Gross Misconduct Hockey Thoughts from a drifter on the hockey landscape

02/23/2015

Throwback Rant

Filed under: Uncategorized — Joe Yerdon @ 5:55 PM

I got inspired today.

I read this piece by Igor Larionov at The Players Tribune and it made me feel a lot of things.

It made me feel like I care too much at times about hockey and the state of the game. It made me feel like spouting off a bit on Twitter. Which I did.

To sum up Larionov, he lamented how creativity in hockey was being virtually eliminated in favor of playing the perfect North American system. Part of his critique was how the majority of coaches these days are guys who were grinders when they played and that’s the sort of hockey they’re making the next generation learn how to play.

Not coincidentally, the NHL is having one of the lowest-scoring seasons in a long, long time. With the great play of some individuals (Alex Ovechkin, Steven Stamkos) and the brilliant play of some teams over the past few seasons, this alarming statistic has gone almost ignored. Someone on Twitter graphed out how dire things have been.

If there’s something that seems to chap fans asses, it’s complaints about penalties. Take a look at Twitter or Facebook on any night and you’ll see fans of all kinds up in arms about it. It’s not for nothing now though, calls aren’t being made and teams aren’t getting the opportunity to make their opponents pay for their misdeeds.

Larionov’s observations are tied to this decline in calls being made. After all, the North American game is about being tough and playing the blue collar way and that means doing whatever is necessary to make sure the elite players don’t beat you.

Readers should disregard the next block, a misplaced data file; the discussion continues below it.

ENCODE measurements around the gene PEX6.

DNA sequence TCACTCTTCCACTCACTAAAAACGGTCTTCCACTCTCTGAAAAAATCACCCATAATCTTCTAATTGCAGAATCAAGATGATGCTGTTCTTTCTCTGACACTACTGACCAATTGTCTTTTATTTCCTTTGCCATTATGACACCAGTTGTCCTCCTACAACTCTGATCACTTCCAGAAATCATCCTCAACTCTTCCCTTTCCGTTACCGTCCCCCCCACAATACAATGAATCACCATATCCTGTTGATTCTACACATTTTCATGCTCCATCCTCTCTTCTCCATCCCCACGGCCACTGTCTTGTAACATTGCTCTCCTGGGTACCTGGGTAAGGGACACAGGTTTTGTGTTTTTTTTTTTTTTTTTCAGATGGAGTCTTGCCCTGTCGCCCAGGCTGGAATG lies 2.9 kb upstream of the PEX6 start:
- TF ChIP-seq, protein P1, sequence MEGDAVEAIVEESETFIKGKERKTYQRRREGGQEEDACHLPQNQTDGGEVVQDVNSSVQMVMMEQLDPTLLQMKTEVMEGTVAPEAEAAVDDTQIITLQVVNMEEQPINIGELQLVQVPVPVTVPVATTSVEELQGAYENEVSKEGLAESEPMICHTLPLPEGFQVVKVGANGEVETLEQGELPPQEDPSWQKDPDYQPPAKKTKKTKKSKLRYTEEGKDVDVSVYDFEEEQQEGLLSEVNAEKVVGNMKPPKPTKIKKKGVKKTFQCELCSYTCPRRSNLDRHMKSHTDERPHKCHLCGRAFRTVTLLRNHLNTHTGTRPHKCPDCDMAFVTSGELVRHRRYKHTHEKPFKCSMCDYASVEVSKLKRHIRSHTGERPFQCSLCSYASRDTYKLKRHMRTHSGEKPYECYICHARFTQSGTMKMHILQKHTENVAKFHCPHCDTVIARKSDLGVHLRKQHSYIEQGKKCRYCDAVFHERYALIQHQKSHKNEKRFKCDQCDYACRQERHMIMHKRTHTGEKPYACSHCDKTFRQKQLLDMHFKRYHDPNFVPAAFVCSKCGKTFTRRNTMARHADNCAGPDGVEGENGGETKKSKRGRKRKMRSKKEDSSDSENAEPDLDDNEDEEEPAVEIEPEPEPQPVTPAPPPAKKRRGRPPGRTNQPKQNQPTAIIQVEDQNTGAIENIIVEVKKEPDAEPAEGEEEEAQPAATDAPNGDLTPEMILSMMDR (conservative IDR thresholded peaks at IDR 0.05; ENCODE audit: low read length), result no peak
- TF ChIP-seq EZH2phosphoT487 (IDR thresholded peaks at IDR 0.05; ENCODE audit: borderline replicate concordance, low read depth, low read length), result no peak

It seems the mantra every year from everyone is that they want the players to settle it on the ice without the help of officials. Well that’s great in theory, except that players will do whatever it takes to get an edge. Hook, hold, interfere, obstruct. All of it. Before, it was only the playoffs where calls would stop getting made. Now it’s happening all season long and the NHL is as successful as it’s ever been.

Anyone else having a bad case of déjà vu?

We’ve seen this happen before in the mid-90s, only this time there’s not the Neutral Zone Trap bogeyman to point at and curse. Instead, it’s the same problem that allowed “The Trap Era” to take root. Calls aren’t being made and the inmates (the players) are running the asylum while the wardens (officials) let them hash it out. Meanwhile, offense has dried up and goals are at a premium.

Only Ovechkin and Rick Nash have a true shot at scoring 50 goals this season. Ovechkin has 38 and Nash has 37. Stamkos is third with 32. Patrick Kane and Nicklas Backstrom lead the league with 64 points. Can they get 36 points in the final 22 and 21 games respectively to break 100? They could, they’re universal talents, but they’re not going to.

The last season in which the NHL points leader had fewer than 100 was, not coincidentally, 2003-2004 before the season-killing lockout when Martin St. Louis had 94 for Tampa Bay. Do Kane or Backstrom even get to 94 this season? Maybe, but the prospects look grim.

Even going back to last season, Sidney Crosby was above and beyond the league’s best player and still had just 104 points. He was 17 points better than Ryan Getzlaf. Ovechkin scored 51 goals and only two other players broke 40 (Corey Perry and Joe Pavelski).

This is a big problem.

The NHL has perhaps the greatest level of talent the league has ever seen and these guys can’t score goals like they did after the lockout in 2005-2006. Don’t you want your elite players looking the part? Don’t you want to be dazzled by Kane, Ovechkin, Crosby, Evgeni Malkin, Pavel Datsyuk, and the growing list of other brilliantly talented players? Of course you do. So why aren’t they allowed to flourish?

Make the calls. Open the game back up. Let the players be elite instead of dragging them down to be like everyone else.

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